Reviewed: March, 2018
Released: 2018 Self-released
Reviewer: Peter Atkinson
In the seven years since their debut, Veni Vidi Vomui (which I believe translates as “I Came, I Saw, I Vomited,” yum!), Lebanese extremists Kaoteon relocated to Amsterdam, shed awesomely named long-time drummer Ziad Blaster and managed to finally produce a follow-up. The changes have definitely worked in the band’s favor.
In the far more liberal and permissive Netherlands, they shouldn’t have to worry about the harassment from moral authorities they faced as a black metal-oriented act in Lebanon. And after losing Mr. Blaster, the main members – namesake guitarist Anthony Kaoteon and vocalist Walid Wolflust – managed to round up an all-star support cast/rhythm section in Obscura bassist Linus Klausenitzer and Marduk drummer Fredrik Widigs to lend a hand on Damnatio Memoriae.
The result is an absolutely ferocious second album that channels the vehemence and dexterity of Behemoth with the raw, teeth-gnashing intensity of Marduk and the unhinged venom of Anaal Nathrakh. “This is your judgment!!!” Wolflust roars as the title track kicks off the album, and when the band kicks things into gear behind it they deliver said judgment with brutal authority.
True to his surname, Wolflust is like a rabid animal behind the mic, breathlessly shrieking and shouting for all he’s worth much of the way through on “Raging Hellfire,” “Venom Exalt,” “Into The Mouth of Kaos,” etc. His unbridled fury is really something to behold, and unlike Anaal Nathrakh’s flame-throwing frontman Dave Hall, there are no melodious cleans to lighten the mood or inject a hint of melody – the largely spoken rasps on “Hellfire” really don’t count.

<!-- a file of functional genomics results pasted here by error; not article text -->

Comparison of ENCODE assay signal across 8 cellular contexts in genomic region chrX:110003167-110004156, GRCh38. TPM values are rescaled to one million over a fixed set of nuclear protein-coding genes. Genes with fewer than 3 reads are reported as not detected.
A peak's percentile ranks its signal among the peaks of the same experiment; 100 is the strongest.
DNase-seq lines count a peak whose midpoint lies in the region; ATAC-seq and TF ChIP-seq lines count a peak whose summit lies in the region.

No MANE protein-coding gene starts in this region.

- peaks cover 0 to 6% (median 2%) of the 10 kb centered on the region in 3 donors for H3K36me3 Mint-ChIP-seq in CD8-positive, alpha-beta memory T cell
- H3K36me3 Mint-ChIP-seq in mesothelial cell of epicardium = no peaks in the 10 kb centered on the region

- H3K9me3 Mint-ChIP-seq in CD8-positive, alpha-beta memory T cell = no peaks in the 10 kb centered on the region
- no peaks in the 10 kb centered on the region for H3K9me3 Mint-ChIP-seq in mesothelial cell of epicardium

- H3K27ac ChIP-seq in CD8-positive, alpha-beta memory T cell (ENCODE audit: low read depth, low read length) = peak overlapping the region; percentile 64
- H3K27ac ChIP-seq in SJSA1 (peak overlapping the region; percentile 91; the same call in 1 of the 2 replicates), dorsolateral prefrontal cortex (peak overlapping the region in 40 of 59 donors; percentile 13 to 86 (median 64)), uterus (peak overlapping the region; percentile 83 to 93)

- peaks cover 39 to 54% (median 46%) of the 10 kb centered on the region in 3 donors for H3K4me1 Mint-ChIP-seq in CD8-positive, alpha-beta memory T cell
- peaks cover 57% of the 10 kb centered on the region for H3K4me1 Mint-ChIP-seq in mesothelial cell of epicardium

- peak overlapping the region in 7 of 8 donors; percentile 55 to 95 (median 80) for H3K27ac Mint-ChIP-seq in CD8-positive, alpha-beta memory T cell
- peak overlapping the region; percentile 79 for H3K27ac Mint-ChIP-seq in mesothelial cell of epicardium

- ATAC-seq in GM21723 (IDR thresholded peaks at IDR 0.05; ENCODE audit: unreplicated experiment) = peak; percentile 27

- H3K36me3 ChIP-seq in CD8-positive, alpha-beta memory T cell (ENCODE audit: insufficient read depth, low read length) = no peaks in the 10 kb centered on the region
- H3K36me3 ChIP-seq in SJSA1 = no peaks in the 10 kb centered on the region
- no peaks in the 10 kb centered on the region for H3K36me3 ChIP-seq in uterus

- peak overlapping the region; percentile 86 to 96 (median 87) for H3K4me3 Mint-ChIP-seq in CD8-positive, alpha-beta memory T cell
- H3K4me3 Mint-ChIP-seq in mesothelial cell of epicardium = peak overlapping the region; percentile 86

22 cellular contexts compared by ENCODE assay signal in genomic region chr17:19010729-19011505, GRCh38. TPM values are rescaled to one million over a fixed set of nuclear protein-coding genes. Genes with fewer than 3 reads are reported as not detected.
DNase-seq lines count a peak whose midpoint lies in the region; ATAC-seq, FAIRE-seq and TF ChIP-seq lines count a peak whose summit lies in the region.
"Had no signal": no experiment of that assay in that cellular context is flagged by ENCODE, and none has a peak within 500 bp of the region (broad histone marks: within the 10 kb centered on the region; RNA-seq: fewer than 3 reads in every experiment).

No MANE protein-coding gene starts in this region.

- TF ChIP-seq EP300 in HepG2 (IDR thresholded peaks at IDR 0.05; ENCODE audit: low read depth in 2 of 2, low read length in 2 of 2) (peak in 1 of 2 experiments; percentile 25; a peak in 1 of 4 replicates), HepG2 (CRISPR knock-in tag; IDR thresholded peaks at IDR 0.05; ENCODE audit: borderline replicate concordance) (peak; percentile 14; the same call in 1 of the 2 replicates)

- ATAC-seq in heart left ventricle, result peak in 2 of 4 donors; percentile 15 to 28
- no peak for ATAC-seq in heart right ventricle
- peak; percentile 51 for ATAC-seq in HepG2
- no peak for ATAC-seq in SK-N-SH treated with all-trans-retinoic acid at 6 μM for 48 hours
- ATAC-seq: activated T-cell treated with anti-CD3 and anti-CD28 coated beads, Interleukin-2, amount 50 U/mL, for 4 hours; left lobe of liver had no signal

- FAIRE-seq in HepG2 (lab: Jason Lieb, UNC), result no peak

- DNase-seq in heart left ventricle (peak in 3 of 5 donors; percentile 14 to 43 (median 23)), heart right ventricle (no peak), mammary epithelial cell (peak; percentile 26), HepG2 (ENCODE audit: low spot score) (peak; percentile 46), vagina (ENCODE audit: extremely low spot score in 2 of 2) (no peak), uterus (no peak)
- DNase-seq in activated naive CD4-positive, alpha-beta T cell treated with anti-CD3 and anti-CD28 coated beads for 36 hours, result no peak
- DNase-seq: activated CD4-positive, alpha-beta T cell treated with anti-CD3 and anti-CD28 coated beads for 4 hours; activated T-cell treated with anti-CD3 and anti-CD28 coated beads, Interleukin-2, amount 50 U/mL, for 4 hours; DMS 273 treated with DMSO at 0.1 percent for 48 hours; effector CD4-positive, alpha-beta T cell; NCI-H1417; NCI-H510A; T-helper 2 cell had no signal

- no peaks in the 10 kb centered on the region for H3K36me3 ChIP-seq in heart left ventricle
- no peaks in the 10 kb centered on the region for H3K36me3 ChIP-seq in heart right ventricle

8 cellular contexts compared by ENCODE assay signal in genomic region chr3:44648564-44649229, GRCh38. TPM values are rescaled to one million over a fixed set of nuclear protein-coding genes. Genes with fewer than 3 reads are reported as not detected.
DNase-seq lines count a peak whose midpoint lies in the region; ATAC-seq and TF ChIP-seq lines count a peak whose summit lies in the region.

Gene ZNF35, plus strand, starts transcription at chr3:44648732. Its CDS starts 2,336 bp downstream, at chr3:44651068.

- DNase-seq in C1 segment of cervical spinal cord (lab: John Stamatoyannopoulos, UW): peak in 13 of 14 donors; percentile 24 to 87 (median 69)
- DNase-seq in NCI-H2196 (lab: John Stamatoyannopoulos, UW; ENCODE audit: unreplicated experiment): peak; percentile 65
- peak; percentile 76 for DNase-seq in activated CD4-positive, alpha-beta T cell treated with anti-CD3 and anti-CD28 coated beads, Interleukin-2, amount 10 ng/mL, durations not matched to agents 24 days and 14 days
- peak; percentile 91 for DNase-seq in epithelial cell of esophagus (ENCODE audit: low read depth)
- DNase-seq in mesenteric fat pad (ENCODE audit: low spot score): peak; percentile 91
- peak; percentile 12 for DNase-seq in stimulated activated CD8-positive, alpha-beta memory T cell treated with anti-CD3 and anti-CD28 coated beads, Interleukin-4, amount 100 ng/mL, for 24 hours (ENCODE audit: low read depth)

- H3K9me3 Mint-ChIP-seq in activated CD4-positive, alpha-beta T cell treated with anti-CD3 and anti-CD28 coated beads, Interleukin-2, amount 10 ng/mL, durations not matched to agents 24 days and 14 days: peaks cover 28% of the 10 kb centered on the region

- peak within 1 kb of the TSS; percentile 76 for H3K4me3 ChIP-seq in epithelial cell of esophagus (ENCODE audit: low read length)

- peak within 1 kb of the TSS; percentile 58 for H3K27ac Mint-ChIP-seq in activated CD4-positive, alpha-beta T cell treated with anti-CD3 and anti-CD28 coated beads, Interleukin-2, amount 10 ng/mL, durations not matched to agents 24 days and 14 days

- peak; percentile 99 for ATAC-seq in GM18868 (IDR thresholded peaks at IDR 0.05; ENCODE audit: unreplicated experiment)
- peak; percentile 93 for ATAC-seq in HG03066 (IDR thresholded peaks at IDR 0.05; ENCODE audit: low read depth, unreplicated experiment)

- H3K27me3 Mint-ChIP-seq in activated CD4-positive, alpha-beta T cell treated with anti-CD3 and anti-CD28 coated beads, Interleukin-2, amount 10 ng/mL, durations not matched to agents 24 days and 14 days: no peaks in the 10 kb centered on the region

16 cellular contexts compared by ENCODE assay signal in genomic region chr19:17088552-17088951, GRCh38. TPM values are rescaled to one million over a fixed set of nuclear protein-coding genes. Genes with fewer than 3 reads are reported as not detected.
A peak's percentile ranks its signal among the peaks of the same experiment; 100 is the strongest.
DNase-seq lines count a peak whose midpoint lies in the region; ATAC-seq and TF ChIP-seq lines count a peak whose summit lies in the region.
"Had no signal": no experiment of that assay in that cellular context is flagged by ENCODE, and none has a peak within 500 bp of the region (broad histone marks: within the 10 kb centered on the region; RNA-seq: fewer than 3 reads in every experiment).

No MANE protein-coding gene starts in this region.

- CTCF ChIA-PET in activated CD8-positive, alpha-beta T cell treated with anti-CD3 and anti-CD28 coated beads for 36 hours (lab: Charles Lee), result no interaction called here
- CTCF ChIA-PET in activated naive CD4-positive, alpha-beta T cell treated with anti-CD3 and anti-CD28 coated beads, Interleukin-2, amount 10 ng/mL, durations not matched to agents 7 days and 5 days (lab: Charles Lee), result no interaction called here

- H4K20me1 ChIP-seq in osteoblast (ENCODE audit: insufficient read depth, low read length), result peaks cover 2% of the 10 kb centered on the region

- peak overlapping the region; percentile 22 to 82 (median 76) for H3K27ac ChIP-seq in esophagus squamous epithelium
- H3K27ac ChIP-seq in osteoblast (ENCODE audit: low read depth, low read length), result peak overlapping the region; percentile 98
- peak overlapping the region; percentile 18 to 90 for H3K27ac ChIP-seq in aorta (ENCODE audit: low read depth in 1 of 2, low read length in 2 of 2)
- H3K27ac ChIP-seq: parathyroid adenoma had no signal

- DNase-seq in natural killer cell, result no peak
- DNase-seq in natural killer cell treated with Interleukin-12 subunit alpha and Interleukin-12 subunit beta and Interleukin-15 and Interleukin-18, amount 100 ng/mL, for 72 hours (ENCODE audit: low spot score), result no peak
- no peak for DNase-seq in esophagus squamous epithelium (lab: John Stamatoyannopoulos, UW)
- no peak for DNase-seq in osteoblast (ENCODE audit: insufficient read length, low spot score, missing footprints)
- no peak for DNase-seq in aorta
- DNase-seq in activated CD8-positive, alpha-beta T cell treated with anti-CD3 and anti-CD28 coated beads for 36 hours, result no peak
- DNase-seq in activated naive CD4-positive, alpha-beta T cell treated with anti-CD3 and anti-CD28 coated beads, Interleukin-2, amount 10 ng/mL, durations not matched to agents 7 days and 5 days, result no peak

With the aid of Klausenitzer and Widigs, Kaoteon (both man and band) match the vocalist’s assaultive delivery. The guest musicians are the perfect choice in both instances, with Klausenitzer’s fleet, fluid, almost proggy bottom end playing counter to Widigs’ militant battery and Kaoteon’s frantic, sawing riffs. The pace is relentless, the arrangements turbulent and the overall clamor is unapologetically in your face, aided by the brash mix/master from Swedish producer Daniel (Dark Funeral, Behemoth, Meshuggah) Bergstrand.
Damnatio Memoriae’s single-minded attack mode can be a bit overbearing when taken all at once – even at a relatively lean 43 minutes. But there’s no denying the conviction of the band, and especially Wolflust, who never drops his guard or yields an inch.